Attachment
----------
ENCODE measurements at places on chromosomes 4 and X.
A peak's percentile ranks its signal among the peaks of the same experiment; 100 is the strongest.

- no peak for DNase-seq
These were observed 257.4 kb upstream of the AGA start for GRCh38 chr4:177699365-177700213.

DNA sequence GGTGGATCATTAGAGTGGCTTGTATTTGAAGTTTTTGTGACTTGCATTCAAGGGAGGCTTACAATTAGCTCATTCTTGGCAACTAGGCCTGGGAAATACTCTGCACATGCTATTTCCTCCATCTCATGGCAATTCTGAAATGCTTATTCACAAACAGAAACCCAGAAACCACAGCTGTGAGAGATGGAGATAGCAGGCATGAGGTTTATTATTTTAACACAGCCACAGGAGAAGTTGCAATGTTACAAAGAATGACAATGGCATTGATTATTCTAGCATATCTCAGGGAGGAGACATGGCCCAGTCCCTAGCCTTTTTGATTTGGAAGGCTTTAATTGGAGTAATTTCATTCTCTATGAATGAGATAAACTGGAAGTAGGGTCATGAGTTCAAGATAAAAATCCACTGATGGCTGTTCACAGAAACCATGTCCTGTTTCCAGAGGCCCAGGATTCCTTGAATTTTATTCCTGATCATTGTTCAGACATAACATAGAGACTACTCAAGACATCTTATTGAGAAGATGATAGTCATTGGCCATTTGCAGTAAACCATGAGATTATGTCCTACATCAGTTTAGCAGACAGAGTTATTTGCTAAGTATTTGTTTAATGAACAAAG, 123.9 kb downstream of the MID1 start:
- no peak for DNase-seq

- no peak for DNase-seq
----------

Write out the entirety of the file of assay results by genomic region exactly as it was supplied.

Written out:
ENCODE measurements at places on chromosomes 4 and X.
A peak's percentile ranks its signal among the peaks of the same experiment; 100 is the strongest.

- no peak for DNase-seq
These were observed 257.4 kb upstream of the AGA start for GRCh38 chr4:177699365-177700213.

DNA sequence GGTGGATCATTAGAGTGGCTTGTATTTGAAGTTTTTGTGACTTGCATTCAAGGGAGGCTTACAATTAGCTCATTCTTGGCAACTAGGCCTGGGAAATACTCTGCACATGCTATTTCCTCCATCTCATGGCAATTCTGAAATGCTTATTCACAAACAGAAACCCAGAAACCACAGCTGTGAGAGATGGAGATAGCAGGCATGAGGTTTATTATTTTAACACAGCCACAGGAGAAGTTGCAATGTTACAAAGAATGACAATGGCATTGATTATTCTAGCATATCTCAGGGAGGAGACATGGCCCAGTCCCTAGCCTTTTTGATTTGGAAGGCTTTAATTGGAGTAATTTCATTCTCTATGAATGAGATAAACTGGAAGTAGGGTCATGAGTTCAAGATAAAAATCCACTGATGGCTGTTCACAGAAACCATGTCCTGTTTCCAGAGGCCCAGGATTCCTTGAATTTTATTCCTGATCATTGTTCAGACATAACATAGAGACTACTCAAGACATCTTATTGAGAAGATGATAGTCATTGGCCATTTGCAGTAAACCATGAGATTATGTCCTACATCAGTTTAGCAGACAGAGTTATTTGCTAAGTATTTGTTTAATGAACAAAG, 123.9 kb downstream of the MID1 start:
- no peak for DNase-seq

- no peak for DNase-seq